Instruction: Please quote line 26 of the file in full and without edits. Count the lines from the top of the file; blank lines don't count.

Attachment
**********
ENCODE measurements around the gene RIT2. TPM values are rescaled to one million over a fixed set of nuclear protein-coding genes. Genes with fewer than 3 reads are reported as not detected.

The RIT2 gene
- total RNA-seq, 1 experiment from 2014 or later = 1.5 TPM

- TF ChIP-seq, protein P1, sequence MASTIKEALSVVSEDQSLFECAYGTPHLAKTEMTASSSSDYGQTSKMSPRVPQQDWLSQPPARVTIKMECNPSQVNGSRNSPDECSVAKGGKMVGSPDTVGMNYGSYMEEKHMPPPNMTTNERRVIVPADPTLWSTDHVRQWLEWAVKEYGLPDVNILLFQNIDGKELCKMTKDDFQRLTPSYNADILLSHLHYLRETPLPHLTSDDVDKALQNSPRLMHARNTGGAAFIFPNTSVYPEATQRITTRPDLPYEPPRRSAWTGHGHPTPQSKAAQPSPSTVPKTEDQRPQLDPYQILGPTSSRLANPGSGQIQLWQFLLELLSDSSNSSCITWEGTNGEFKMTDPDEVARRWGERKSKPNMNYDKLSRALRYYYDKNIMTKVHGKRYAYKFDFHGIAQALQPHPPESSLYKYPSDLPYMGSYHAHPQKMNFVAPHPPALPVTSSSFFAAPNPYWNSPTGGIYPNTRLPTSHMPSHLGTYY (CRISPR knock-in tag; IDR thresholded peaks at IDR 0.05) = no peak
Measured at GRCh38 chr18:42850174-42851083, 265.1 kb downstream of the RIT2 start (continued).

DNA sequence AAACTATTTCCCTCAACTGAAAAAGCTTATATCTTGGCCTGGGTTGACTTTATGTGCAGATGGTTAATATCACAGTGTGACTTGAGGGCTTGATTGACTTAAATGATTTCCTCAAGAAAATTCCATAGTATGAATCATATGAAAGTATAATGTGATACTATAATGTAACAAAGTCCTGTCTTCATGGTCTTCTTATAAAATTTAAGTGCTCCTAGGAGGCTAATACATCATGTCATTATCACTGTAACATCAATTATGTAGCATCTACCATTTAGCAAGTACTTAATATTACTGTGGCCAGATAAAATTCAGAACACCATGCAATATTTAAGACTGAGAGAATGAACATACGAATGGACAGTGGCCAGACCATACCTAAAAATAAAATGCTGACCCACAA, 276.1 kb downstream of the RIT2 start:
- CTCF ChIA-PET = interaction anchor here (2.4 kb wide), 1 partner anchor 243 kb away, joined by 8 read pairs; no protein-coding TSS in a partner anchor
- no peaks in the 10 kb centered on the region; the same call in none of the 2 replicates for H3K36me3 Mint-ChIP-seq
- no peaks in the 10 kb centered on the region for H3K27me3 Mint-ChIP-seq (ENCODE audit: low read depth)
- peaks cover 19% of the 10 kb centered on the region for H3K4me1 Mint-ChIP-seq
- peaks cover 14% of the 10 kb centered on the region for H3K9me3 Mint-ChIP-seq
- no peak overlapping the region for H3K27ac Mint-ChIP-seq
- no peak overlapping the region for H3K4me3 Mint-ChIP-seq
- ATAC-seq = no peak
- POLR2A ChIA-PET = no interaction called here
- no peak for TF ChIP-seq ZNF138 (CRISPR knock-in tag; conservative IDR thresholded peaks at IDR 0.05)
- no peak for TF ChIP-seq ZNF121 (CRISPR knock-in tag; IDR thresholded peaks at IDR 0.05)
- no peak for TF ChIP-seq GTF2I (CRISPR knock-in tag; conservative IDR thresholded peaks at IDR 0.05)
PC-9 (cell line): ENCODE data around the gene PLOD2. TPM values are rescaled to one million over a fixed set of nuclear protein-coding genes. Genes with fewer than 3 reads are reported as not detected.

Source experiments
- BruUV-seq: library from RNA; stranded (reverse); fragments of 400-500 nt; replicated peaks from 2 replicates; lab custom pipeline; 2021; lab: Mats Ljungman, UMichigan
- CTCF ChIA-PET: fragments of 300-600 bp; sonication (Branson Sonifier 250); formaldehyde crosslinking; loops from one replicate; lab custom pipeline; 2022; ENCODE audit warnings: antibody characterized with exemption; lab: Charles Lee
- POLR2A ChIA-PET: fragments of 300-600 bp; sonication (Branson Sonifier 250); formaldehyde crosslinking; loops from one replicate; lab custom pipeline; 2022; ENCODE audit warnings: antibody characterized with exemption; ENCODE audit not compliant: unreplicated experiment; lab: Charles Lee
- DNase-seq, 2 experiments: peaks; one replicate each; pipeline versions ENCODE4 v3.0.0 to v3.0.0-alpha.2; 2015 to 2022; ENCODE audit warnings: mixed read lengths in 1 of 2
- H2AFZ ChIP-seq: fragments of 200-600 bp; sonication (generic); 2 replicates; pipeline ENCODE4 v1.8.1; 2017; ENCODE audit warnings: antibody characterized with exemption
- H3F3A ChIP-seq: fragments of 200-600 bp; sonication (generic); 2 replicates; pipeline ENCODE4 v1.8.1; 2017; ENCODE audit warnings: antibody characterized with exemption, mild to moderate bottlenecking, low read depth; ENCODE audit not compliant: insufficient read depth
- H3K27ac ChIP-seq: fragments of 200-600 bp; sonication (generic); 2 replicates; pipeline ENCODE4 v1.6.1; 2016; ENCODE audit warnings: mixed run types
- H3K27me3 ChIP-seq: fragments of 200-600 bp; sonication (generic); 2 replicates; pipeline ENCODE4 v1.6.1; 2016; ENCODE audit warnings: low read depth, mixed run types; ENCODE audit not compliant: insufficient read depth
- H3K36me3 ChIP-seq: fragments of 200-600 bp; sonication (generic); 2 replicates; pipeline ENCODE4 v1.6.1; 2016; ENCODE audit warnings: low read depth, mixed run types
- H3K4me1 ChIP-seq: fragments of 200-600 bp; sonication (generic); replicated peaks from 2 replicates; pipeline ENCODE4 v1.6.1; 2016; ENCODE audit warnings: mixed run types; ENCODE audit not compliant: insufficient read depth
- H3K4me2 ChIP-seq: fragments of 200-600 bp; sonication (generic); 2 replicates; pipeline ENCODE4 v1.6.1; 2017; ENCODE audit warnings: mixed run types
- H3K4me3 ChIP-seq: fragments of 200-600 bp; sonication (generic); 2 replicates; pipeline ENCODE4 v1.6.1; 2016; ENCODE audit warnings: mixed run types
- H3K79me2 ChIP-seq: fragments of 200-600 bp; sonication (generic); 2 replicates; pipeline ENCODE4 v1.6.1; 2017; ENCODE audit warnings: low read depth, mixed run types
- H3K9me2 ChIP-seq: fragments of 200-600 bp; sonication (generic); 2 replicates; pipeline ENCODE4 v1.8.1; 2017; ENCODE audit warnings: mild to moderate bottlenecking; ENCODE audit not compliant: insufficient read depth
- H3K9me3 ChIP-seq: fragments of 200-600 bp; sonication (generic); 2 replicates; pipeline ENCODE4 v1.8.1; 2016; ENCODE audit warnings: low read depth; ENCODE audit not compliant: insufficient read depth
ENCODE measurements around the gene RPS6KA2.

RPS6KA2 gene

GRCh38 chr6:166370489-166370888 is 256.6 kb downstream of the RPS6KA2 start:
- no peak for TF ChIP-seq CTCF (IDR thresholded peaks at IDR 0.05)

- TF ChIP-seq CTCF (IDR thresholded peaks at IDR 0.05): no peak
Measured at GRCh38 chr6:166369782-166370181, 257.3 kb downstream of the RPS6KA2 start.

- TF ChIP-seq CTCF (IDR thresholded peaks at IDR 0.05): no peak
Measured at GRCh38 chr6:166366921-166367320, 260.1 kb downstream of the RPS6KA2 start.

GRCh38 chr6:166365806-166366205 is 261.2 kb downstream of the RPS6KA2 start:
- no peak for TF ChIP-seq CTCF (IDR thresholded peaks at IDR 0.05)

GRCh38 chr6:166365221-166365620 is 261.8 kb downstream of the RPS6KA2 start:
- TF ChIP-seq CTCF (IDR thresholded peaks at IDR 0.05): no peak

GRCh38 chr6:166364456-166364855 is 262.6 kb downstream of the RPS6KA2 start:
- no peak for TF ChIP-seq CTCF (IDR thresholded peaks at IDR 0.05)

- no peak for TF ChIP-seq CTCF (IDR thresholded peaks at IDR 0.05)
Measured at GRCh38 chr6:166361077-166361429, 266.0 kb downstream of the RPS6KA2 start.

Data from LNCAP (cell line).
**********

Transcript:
- H3F3A ChIP-seq: fragments of 200-600 bp; sonication (generic); 2 replicates; pipeline ENCODE4 v1.8.1; 2017; ENCODE audit warnings: antibody characterized with exemption, mild to moderate bottlenecking, low read depth; ENCODE audit not compliant: insufficient read depth